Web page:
A volcano avalanche in Sicily 8,000 years ago triggered a devastating tsunami taller than a 10-story building that spread across the entire Mediterranean Sea, slamming into the shores of three continents in only a few hours. The Mt. Etna avalanche sent 6 cubic miles of rock and sediment tumbling into the water-enough material to cover the entire island of Manhattan in a layer of debris thicker than the Empire State Building is tall. The mountain of rubble crashed into the water at more than 200 mph. It pummeled the sea bed, transformed thick layers of soft marine sediment into jelly and triggered an underwater mudslide that flowed for hundreds of miles.

     To create their computer simulation, researchers at the National Institute of Geology and Volcanology in Italy used sonar-equipped boats to survey seafloor sediment displaced by the Mt. Etna avalanche. Their recreation suggests the tsunami's waves reached heights of up to 40 metres and maximum speeds of up to 720 km/h, making it more powerful than the Indonesian tsunami that killed more than 180,000 people in 2004.

     The researchers have also linked the ancient tsunami with the mysterious abandonment of Atlit-Yam, a Neolithic village located along the coast of present-day Israel. When archeologists discovered the village about 20 years ago, they found evidence of a sudden evacuation, including a pile of fish that had been gutted and sorted but then left to rot.

     "A tsunami was not suspected before," lead researcher Maria Pareschi said. According to Pareschi, if the same tsunami struck today, Southern Italy would be inundated within the first 15 minutes.

In one hour, the waves would reach Greece's western coasts. After an hour and a half, the city of Benghazi in Northern Africa would be hit. At the three and a half hour mark, the waves would have traversed the entire Mediterranean to reach the coasts of Israel, Lebanon and Syria.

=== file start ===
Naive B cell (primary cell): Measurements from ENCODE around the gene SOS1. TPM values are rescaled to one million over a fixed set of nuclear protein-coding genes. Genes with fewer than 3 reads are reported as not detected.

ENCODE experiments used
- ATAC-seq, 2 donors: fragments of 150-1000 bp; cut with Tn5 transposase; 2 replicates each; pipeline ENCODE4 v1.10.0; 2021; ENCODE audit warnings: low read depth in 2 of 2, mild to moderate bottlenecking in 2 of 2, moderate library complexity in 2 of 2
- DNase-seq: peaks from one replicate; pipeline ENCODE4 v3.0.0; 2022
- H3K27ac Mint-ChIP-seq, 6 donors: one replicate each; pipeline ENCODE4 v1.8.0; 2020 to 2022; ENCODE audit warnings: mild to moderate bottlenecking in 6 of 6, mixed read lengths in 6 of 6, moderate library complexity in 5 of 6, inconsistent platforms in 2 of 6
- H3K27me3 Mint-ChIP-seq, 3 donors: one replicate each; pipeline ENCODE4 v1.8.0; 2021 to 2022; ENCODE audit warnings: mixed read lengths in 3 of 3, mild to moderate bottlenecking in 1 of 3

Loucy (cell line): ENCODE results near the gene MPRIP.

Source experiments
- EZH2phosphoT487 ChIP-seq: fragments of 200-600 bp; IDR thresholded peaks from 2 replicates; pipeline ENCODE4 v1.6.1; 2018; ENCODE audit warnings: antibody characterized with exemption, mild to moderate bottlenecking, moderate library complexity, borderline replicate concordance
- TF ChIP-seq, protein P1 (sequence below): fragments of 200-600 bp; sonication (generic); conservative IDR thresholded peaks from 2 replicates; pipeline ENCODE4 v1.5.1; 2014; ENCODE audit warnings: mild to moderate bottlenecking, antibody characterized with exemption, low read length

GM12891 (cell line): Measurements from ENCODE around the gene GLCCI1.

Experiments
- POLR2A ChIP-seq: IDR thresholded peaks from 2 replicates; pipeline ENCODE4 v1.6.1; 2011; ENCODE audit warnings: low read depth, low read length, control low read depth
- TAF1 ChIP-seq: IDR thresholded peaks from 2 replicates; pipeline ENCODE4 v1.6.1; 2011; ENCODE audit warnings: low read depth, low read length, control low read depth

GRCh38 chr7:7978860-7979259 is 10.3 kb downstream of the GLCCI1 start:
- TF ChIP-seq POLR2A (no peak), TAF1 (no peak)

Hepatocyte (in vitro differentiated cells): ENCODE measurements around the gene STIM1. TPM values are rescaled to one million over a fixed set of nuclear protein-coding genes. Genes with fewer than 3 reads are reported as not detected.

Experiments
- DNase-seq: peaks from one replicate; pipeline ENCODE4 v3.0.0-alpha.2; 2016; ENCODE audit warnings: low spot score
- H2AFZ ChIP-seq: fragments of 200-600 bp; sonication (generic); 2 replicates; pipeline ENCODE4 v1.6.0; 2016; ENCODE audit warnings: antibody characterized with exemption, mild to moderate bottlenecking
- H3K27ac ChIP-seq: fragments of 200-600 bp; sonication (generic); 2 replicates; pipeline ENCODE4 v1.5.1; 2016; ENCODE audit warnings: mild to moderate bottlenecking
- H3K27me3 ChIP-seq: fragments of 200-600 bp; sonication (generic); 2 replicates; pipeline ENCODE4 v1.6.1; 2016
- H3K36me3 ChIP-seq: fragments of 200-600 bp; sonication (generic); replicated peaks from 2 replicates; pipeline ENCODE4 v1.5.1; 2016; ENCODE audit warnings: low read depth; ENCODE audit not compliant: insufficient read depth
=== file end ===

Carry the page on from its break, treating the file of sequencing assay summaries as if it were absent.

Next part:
Avalanches and minor eruptions still occur on Mt. Etna today, but so far, nothing approaching the magnitude of the ancient event.

"Should the Neolithic Etna tsunami have occurred today, the impact is tremendous because the Eastern Mediterranean coasts are very inhabited ones," Pereschi said.

 

Sources: LiveScience, Yahoo! News (1 December 2006)

 

http://news.bbc.co.uk/1/hi/sci/tech/6191462.stm

Ancient Moon 'computer' revisited

By Jonathan Fildes

Science and technology reporter, BBC News

 

Reconstruction of the Antikythera Mechanism (Copyright of the Antikythera Mechanism Research Project)

Simulation: The front side displayed a calendar and the Greek zodiac

The delicate workings at the heart of a 2,000-year-old analogue computer have been revealed by scientists.

 

The Antikythera Mechanism, discovered more than 100 years ago in a Roman shipwreck, was used by ancient Greeks to display astronomical cycles.

 

Using advanced imaging techniques, an Anglo-Greek team probed the remaining fragments of the complex geared device.

 

The results, published in the journal Nature, show it could have been used to predict solar and lunar eclipses.

 

The elaborate arrangement of bronze gears may also have displayed planetary information.

 

"This is as important for technology as the Acropolis is for architecture," said Professor John Seiradakis of the Aristotle University of Thessaloniki in Greece, and one of the team. "It is a unique device."

 

However, not all experts agree with the team's interpretation of the mechanism.

 

Technical complexity

 

The remains of the device were first discovered in 1902 when archaeologist Valerios Stais noticed a heavily corroded gear wheel amongst artefacts recovered by sponge divers from a sunken Roman cargo ship.

 

A further 81 fragments have since been found containing a total of 30 hand-cut bronze gears. The largest fragment has 27 cogs.

 

Researchers believe these would have been housed in a rectangular wooden frame with two doors, covered in instructions for its use. The complete calculator would have been driven by a hand crank.

 

Although its origins are uncertain, the new studies of the inscriptions suggest it would have been constructed around 100-150 BC, long before such devices appear in other parts of the world.

 

Writing in Nature, the team says that the mechanism was "technically more complex than any known device for at least a millennium afterwards".

 

Although much of it is now lost, particularly from the front, what remains has given a century's worth of researchers a tantalising glimpse into the world of ancient Greek astronomy.

 

One of the most comprehensive studies was done by British science historian Derek Solla Price, who advanced the theory that the device was used to calculate and display celestial information.

 

When you see it your jaw just drops and you think, 'bloody hell that's clever'

Mike Edmunds

Cardiff University

 

This would have been important for timing agricultural and religious festivals. Some researchers now also believe that it could have been used for teaching or navigation.

 

Although Solla Price's work did much to push forward the state of knowledge about the device's functions, his interpretation of the mechanics is now largely dismissed.